(iii) Taking necessary steps as prescribed to ensure that the landless lesee-cultivator gets the benefit of crop loan from banks/cooperative societies or any other government institutions, obtain crop insurance, disaster relief or any other facilities, subsidies and schemes provided by the State or Central Government based on the lease agreement and during the currency of the lease period.
(iv) Issuance of Lessee Cultivator Entitlement passbook, in a timely manner for credit access and insurance enrollment to take place for the agricultural season;
Provided that the Lessee Cultivator Entitlement Passbook issued would be for the period of lease as specified in the lease agreement, and would be proof of the entitlement of the Lessee Cultivator to all benefits and facilities as specified in 5(d) and 5(e).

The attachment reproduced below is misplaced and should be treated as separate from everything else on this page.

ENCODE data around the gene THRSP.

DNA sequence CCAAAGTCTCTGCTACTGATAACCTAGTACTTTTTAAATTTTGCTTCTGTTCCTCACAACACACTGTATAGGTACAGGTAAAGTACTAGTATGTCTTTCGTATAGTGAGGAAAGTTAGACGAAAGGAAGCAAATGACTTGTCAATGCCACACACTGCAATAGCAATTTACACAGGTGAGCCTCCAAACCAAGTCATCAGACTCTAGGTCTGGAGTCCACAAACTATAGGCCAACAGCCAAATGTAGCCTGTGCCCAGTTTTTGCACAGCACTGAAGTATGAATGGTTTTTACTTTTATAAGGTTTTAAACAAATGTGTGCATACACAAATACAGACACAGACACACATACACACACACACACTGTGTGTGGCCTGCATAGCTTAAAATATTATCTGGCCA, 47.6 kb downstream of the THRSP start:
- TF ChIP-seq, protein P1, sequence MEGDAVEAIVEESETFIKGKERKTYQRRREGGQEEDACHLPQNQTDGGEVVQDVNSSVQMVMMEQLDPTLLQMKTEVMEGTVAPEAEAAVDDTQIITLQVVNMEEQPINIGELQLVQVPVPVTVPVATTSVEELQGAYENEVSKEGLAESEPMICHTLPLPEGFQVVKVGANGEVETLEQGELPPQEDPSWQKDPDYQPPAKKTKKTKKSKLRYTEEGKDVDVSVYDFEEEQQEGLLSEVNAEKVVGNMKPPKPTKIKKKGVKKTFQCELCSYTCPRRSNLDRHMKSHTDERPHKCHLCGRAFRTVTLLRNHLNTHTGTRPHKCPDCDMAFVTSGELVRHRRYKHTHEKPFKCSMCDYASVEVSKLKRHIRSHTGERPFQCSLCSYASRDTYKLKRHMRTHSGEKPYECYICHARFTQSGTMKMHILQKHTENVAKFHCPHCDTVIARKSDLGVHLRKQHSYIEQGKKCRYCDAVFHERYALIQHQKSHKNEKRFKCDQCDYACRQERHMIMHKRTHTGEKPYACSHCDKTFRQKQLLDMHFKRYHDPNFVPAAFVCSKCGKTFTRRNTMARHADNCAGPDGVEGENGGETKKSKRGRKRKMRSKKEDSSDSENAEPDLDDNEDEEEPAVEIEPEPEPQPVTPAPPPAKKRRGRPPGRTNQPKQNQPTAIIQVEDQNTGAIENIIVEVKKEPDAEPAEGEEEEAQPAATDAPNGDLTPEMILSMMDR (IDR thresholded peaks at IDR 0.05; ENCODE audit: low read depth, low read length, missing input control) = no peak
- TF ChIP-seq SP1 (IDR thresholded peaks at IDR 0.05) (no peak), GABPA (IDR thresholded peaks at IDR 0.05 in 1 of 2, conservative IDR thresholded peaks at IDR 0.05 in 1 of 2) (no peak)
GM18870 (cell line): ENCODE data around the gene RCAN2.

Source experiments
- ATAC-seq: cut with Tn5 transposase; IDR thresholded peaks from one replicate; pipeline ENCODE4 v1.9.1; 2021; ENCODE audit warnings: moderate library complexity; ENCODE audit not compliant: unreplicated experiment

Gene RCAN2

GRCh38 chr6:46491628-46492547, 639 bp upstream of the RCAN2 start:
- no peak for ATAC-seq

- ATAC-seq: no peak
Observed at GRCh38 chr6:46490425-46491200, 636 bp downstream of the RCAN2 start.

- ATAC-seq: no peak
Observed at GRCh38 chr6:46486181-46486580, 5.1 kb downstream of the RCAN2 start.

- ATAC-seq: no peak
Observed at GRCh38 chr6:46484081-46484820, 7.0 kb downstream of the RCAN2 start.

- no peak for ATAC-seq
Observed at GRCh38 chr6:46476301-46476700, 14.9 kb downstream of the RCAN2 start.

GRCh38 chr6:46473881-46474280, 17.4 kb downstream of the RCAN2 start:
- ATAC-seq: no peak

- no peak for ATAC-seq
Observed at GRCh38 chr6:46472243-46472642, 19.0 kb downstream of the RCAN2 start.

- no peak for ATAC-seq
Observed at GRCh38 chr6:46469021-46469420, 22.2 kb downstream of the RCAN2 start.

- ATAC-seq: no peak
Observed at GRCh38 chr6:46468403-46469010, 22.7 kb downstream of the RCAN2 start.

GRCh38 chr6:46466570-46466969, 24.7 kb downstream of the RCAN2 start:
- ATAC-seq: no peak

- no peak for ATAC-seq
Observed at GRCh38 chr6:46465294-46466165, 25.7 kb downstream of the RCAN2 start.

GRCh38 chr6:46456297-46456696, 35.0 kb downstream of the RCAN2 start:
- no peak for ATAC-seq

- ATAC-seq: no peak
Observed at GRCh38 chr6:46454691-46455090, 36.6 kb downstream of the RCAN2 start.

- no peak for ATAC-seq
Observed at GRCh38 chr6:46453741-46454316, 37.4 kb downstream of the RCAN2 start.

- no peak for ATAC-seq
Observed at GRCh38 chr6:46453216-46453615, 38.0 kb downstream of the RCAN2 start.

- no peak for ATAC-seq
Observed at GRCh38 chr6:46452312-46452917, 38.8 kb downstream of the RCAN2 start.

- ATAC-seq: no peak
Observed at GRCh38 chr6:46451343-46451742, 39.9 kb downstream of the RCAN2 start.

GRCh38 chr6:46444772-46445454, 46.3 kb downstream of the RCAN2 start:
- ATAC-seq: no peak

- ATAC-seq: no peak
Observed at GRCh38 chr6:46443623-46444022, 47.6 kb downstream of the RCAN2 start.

(v) Filing of the list of Lessee Cultivator entitlement passbooks issued with all relevant details with the District Level Bankers Committee, for facilitating access to credit, and with the Agriculture, Revenue and Marketing Departments.
(vi) Ensuring that the status of cultivation of the lands for which lease agreements are executed under this Act shall be recorded in the cultivation account (Adangal/pahani) for the entire period of the lease and updated, subject to the renewal of the lease agreement.
(vii) Taking necessary steps to ensure that the landowner-Lessor shall not be eligible to raise loans from banks/cooperative societies or any other government institutions obtain crop insurance, disaster relief or any other facilities and schemes provided by the State or Central Government based on the lease agreement and during the currency of the lease period. Land Owner – Lessors who lease out land but do not record the lease under this Act, or avail of benefits from government which are explicitly meant for actual Cultivators may be subject to legal action for fraud and misrepresentation.